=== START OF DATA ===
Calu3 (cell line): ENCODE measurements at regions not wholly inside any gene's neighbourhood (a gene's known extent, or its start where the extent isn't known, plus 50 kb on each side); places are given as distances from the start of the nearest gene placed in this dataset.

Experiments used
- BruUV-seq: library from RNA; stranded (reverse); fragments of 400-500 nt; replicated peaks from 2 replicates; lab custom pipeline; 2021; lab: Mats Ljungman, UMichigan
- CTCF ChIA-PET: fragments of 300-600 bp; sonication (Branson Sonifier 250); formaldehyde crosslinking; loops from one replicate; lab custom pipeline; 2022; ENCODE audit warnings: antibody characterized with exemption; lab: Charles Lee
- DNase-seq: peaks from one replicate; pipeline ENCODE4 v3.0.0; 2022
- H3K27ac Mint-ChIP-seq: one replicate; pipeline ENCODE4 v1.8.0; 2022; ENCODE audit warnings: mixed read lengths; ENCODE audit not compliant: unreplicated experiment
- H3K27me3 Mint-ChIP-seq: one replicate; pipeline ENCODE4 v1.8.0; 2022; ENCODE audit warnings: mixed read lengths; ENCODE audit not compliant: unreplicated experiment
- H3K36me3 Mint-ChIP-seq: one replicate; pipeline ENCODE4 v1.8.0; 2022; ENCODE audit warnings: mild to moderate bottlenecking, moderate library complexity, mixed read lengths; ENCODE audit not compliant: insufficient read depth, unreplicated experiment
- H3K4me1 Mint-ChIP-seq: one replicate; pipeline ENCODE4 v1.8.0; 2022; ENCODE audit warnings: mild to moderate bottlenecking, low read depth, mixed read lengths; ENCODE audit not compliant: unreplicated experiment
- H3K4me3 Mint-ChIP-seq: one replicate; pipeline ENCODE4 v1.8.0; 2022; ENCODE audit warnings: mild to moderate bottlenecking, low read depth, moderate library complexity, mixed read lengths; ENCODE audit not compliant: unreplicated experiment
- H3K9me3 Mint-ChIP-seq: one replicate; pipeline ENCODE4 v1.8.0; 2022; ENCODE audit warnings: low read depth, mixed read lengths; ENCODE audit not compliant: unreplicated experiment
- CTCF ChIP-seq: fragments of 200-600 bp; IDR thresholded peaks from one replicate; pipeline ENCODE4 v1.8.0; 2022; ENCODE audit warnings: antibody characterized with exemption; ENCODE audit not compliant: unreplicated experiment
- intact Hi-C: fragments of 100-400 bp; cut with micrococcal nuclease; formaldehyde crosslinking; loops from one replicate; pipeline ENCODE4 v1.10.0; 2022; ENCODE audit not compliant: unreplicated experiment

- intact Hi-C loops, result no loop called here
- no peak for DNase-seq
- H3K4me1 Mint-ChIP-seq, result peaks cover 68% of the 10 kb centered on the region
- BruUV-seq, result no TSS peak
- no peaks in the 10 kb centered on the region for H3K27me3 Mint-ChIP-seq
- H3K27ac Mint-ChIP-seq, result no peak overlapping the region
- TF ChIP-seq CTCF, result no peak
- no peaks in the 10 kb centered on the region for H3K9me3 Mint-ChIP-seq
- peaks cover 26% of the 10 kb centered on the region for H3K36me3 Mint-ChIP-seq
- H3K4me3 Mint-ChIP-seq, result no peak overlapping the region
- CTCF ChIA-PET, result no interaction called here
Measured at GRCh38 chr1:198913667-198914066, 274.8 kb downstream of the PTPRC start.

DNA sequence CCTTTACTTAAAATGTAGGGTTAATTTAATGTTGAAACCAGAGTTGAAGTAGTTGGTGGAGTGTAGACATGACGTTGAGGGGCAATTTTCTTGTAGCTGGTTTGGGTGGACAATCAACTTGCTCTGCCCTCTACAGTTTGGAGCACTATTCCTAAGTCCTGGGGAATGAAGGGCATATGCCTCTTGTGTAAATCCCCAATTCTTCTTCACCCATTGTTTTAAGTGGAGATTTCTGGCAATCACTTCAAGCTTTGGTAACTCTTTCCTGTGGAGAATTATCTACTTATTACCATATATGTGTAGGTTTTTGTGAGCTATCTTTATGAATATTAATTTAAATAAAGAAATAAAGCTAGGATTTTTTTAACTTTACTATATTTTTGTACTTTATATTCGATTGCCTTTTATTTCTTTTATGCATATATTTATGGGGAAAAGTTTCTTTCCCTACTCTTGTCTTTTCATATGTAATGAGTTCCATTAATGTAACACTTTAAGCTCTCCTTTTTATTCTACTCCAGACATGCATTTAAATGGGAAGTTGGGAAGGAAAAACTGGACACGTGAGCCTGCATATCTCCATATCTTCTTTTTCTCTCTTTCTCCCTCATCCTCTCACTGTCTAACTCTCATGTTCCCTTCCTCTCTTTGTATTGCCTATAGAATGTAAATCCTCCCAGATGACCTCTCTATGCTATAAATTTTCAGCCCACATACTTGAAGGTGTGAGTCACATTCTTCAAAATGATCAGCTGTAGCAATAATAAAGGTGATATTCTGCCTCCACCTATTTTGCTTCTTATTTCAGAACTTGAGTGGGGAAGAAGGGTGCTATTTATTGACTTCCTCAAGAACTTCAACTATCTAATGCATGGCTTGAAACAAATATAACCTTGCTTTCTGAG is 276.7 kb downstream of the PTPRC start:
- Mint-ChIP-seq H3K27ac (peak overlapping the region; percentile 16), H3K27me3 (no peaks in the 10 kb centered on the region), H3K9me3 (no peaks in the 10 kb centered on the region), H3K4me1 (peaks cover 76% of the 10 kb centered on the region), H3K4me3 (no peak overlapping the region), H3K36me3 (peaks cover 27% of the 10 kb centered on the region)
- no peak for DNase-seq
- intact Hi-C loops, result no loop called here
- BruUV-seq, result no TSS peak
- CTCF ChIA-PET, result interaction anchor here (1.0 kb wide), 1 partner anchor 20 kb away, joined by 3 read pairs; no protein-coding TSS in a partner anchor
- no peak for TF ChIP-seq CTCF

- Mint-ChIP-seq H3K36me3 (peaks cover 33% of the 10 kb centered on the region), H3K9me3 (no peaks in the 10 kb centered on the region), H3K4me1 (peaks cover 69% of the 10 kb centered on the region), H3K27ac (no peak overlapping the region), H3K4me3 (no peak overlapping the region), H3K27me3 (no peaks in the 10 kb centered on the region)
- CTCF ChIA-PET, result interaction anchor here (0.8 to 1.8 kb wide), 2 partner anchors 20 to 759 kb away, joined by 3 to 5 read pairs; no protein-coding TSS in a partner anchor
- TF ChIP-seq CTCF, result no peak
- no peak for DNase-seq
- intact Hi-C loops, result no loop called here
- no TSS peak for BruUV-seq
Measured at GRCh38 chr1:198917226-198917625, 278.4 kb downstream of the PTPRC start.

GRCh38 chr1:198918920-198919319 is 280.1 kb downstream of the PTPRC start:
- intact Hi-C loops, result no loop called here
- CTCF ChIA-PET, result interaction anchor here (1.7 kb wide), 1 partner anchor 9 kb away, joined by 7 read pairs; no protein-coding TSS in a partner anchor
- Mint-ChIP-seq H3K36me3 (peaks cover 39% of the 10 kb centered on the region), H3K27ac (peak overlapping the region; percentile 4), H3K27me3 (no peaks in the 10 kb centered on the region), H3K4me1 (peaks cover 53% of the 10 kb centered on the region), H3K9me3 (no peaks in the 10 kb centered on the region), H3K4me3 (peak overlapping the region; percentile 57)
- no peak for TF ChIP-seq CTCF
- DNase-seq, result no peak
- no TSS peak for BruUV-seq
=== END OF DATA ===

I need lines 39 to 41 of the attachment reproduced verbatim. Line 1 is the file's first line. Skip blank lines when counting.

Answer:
Measured at GRCh38 chr1:198917226-198917625, 278.4 kb downstream of the PTPRC start.

GRCh38 chr1:198918920-198919319 is 280.1 kb downstream of the PTPRC start:
- intact Hi-C loops, result no loop called here